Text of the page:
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Writing a synthesis essay
Transcript of Writing a synthesis essay
Writing a synthesis essay
-Analyzing sources to create an argument
-Honing your "writer's voice" and experimenting with the tone of your essay
-First, let's examine what exactly your "writer's voice" is!
What is special about my response to the S.E. compared to the other AP questions?
For some questions, your response must not be too personal. Sometimes, it is easy to go into "diatribe" mode or the old man "get off my lawn" tone. For the argument essay, you will use a more formal tone.
However, for the synthesis essay, the goal is to use YOUR strong writer's voice to show your opinion. This will be a more expressive, "from the heart" response.
Put on your thinking cap...
After you've read the prompt carefully, start to think about what your point of view will be. You should have about 15 minutes to read the question and sources before starting to write.
Read the sources closely. Make sure you know how many sources you need to reference. Look for text, quotes, etc. that could potentially support your point of view.
Before you begin writing:
First, watch the "Synthesis Essay" video in this folder. If the video does not play, please watch it on your home computer (some schools do not allow you to view YouTube videos).
I will place the instructions from this presentation above the S.E. question. The focus on this one will be the process you use to organize the items included in your essay.
Download, print, or keep the prompt document open on your computer while you complete the S.E. assignment. You will need to look at the sources multiple times as you develop your essay.
The BIG RULES, AP test portion:
Never, ever summarize the sources. You need to pull quotes and info FROM them, but always use your own words. You must "synthesize" the information in order to develop your OWN argument.
This essay CAN (must :) use your personal voice. Write from your heart and let us hear YOU through the words.
Once you pick a tone, stick with it all the way. You can change it if you don't like it, but remember that this is essentially a first draft. You will write in pencil and edit directly onto the paper.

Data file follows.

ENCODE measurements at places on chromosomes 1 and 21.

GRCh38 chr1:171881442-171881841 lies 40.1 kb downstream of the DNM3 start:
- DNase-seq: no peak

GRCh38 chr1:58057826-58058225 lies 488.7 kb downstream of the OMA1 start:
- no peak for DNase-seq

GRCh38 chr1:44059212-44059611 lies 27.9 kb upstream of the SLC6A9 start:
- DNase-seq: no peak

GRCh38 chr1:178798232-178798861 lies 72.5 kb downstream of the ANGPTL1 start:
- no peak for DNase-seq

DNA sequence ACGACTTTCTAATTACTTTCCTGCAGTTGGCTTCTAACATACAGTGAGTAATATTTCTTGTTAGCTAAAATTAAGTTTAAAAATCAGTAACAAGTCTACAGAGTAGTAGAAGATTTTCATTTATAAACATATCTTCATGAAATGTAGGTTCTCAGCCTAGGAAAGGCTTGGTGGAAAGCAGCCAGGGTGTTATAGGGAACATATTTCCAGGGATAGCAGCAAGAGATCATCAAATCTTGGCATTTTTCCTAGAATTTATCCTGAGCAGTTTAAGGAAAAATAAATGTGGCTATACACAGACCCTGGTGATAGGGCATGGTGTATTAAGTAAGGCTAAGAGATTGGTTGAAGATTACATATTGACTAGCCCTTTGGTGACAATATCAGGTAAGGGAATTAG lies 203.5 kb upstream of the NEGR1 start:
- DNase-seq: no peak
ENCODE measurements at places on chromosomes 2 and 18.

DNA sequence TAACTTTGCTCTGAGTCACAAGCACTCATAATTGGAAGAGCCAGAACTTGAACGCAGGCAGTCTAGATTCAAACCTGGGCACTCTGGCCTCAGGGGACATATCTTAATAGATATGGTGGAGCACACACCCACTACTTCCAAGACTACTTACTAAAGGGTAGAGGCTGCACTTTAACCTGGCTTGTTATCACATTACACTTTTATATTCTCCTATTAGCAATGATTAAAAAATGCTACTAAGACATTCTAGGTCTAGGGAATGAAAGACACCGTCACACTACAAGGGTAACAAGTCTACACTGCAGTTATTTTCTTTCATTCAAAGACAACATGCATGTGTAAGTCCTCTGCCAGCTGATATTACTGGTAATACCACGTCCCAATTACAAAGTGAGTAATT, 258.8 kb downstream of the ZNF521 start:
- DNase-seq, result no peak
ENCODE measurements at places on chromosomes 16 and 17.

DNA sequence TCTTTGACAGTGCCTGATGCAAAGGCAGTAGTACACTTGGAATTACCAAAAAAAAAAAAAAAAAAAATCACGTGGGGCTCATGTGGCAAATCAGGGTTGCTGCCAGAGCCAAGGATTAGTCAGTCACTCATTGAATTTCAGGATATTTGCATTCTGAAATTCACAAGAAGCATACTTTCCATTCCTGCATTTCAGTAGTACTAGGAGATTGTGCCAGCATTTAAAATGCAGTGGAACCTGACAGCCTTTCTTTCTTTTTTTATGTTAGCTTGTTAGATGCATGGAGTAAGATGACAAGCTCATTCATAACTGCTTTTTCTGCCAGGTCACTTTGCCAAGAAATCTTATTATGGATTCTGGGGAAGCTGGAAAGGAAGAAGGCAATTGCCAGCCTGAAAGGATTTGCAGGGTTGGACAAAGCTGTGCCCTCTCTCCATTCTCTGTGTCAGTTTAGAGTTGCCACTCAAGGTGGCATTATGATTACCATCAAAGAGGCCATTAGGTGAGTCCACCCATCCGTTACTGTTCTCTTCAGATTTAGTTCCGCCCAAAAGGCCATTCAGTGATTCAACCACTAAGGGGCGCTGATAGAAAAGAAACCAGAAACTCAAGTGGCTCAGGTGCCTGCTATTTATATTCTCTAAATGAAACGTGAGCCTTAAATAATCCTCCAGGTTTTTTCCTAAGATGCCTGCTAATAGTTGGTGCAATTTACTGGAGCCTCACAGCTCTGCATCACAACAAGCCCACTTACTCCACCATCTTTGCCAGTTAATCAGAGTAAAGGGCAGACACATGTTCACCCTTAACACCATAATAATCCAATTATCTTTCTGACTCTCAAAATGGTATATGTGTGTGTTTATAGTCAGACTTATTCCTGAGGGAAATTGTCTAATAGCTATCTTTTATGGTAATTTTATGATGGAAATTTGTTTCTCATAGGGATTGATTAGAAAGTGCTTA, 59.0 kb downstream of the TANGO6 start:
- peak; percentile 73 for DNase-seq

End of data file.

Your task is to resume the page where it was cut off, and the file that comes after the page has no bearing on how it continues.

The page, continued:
Good luck- try your best and you will do a great job.
What is your "writer's voice?"
Sometimes when I give you feedback about essays, I mention how you have a strong "writer's voice." To me, this is your personal style and how your personality and knowledge of your topic come across. You are all unique, so each of you has a different "voice."
Elements that contribute to your voice are your use of syntax, diction, punctuation, how you would develop your characters, and dialogue.
Your voice can be light, playful, expressive, serious, scholarly, fast paced, casual, imaginative, etc.
So... what is the point of the synthesis essay?
The synthesis essay was recently added to the AP test. It requires you to use various sources to answer a prompt.
Sources usually include text and "visual text" such as pictures, graphs, comics, ads, newspaper articles, books, editorials, etc.
What do I do with the sources?
You will choose a position for your response. You will be given a guideline such as "use at least three sources", and have to examine each one for validity and usefulness in making your argument.
Where do I start??!
There are steps to take to create an awesome synthesis essay. First, read the question CAREFULLY. You must answer all parts of the question to earn your best possible score.
Now, I don't want the "score" to be our main focus, but obviously if you want to earn college credit it is very important!
By learning the "rules" for each type of essay, you can then start to focus on HOW you express yourself and showing your mature, focused style. These are all elements that will help you earn a high score.
My voice is awesome! Oh... you mean writing... I only know about 5 words and they are "baby," "no," "oh," "like," and "baby."
Look at how much I love school!!!!
This dude is pretty proud of this buck,
just like you should be proud of your writing skills.
...Or your hipster antlers, glasses, mustache, and fixie bicycle.
Your opening paragraph is the reader's first impression. Your first steps:
Choose your point of view
From the list on the next screen, choose a tone. This will be the way you will be consistent with the overall "feel" of the essay.
Choose at least four brief quotes from at least three of the different texts.
Quotes: Choose one against your position and three supporting.
Choose one of these tone words, which you will use to create the S.E.
If you can think of a solid tone along these lines that can fit your response, try it out.
-Your words here-